Ben Hawes takeover goes smoothly

The city of Owensboro’s takeover of the operations of Ben Hawes State Park on Thursday went smoothly, according to city manager Bill Parrish.

Parrish said he and other city employees including the public works director and city attorney were on hand to observe city staff opening the course for play at 7 a.m.

Chris Cary (golf course manager) and Amanda Rogers (parks and recreation manager) were there,” Parrish said. “It went smoothly. We’re going to have a real focus on customer service. We’ll manage it to state guidelines.”

The city agreed to operate Ben Hawes for 90 days while the city and state negotiate the city’s purchase of the state office building. When that deal is finalized, the city will take permanent ownership of Ben Hawes State Park.

“That is when you will see a flurry of activity to bring it up to a standard city residents expect,” Parrish said.


State building no cause for concern, employees told


   Employees of the downtown Owensboro state office building were hit with the headline “Hotel site contaminated” streamed across the top of the front page of Wednesday’s Messenger-Inquirer. The story about serious soil contamination at the site wasn’t lost on Frankfort. Before the day was over, employees of the building received the following message from state officials:
“You may have read in this morning’s Owensboro Messenger-Inquirer about environmental concerns from the City of Owensboro regarding use of the site on which your office building is located. I want to assure each of you that there is no reason for concern on your part. The concerns raised in the story have no impact on the quality of the air inside your office building, as they relate directly to the potential implications of demolishing the building and developing the property for other uses.

To ensure the safety of our employees, the Kentucky Department for Environmental Protection (DEP) recently conducted indoor air quality samples at your worksite. On March 10, 2010, DEP collected 8-hour time weighted samples from nine locations inside the building. This was done after working hours so that they could isolate the air flow in the building, allowing for any possible accumulation of vapor to be present. The samples were analyzed by an independent third party analytical laboratory for an exhaustive list of volatile organic compounds, including chlorinated solvents.   The results of the tests were negative. They did not detect any chlorinated solvents in air inside the building and no volatile organic compounds were detected in air at levels that pose a threat to human health.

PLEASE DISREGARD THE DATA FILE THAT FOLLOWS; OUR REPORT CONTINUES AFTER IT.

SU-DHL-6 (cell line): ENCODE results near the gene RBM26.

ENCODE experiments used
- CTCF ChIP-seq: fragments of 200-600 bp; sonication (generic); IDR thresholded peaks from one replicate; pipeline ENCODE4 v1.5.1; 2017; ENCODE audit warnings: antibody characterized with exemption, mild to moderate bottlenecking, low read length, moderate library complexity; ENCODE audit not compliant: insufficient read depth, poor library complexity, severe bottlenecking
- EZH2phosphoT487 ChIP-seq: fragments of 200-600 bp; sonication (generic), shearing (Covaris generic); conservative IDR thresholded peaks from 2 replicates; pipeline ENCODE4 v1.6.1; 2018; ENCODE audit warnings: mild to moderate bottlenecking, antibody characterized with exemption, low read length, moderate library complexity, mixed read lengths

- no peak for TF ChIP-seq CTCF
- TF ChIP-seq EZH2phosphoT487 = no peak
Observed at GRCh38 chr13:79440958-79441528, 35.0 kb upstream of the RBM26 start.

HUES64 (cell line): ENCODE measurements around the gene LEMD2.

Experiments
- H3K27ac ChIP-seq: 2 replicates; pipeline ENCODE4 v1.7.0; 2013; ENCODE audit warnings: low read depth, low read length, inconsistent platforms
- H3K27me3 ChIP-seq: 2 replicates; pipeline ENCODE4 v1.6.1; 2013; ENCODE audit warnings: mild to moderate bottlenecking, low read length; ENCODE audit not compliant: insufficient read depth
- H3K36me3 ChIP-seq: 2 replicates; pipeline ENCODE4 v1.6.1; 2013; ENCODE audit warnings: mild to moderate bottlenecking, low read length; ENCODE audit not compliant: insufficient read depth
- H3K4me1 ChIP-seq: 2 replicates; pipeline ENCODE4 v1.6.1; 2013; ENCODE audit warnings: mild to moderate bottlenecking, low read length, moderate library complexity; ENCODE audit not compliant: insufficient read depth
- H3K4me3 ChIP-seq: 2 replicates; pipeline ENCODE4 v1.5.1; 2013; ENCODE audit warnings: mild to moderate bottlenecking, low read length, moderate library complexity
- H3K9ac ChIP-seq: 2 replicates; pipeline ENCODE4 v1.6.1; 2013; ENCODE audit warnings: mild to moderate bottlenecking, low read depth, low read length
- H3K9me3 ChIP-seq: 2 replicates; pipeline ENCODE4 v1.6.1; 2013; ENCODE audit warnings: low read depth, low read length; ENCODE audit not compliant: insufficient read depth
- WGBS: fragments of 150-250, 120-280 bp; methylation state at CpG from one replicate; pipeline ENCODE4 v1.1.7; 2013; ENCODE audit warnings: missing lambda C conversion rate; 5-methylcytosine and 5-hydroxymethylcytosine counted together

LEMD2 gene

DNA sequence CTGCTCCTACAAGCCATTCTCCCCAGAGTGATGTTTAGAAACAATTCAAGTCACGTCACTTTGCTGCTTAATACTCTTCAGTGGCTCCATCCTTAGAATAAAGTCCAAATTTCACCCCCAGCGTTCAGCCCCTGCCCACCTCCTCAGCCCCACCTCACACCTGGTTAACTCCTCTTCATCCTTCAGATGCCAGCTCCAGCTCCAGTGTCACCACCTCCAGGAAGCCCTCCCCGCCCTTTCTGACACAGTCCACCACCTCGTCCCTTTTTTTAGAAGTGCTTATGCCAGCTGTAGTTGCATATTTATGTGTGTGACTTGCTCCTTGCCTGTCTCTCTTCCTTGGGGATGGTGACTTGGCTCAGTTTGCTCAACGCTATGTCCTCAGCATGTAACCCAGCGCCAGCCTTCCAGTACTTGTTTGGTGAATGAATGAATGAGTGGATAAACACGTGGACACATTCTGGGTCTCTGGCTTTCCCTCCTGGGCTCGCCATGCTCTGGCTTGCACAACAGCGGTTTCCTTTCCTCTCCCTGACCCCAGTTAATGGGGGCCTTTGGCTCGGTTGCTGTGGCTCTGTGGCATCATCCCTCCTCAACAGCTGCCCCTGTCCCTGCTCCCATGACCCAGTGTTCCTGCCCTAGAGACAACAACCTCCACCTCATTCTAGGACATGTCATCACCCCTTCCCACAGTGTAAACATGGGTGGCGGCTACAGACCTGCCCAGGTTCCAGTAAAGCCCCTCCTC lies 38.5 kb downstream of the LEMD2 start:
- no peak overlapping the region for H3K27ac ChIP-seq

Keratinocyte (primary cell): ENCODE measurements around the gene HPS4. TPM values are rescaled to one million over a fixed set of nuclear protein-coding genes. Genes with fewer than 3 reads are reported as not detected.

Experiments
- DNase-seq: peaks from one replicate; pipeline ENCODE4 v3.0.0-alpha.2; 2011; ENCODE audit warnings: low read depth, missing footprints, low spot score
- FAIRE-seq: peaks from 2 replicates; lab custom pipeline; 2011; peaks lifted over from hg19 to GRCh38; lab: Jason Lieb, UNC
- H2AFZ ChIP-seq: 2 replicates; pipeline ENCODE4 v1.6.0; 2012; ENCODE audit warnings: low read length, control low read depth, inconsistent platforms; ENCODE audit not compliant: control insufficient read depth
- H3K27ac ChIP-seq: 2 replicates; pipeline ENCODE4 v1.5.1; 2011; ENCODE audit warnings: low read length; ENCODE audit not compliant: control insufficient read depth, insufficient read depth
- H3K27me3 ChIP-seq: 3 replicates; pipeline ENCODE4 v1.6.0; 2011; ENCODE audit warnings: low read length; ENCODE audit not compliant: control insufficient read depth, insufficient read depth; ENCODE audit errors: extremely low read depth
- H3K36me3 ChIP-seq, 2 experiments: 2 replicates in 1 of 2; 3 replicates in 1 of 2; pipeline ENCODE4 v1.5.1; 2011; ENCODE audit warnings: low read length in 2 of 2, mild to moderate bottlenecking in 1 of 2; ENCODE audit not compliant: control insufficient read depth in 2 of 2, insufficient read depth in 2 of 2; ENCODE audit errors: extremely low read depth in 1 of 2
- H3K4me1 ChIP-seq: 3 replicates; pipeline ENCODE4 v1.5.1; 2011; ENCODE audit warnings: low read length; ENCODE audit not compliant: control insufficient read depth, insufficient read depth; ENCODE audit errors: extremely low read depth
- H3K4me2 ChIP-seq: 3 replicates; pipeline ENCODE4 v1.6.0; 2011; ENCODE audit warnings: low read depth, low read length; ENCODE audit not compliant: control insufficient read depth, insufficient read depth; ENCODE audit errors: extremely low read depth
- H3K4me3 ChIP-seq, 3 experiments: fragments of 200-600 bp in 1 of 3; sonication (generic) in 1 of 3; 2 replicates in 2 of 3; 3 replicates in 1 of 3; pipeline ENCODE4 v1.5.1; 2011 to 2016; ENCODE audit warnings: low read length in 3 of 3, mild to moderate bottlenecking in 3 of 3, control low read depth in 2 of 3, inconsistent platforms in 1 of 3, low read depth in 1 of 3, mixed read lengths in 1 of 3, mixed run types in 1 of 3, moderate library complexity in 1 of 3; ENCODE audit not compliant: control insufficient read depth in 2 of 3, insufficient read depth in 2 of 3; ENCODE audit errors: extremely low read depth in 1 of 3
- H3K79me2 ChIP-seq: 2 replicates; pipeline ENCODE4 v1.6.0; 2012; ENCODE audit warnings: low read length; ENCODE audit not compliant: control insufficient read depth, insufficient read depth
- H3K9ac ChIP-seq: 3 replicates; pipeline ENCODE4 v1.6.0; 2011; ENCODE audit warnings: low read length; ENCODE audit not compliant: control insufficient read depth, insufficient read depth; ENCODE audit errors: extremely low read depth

As the result of a leak from a nearby dry cleaning business many years ago, the city and state have closely monitored the quality of the soil beneath the state office building for nearly a decade and have never had any reason for alarm. The current presence of any chemicals that may have leached beneath the site of the building will not pose any threat to health or safety. The soil’s environmental condition does not preclude the future reuse and redevelopment of this property with proper mitigation of the soil.

The air quality in and around your building poses no threat to your health.  Please be assured there is also no risk associated with enjoying your lunch or breaks in the area outside of the State Office Building.”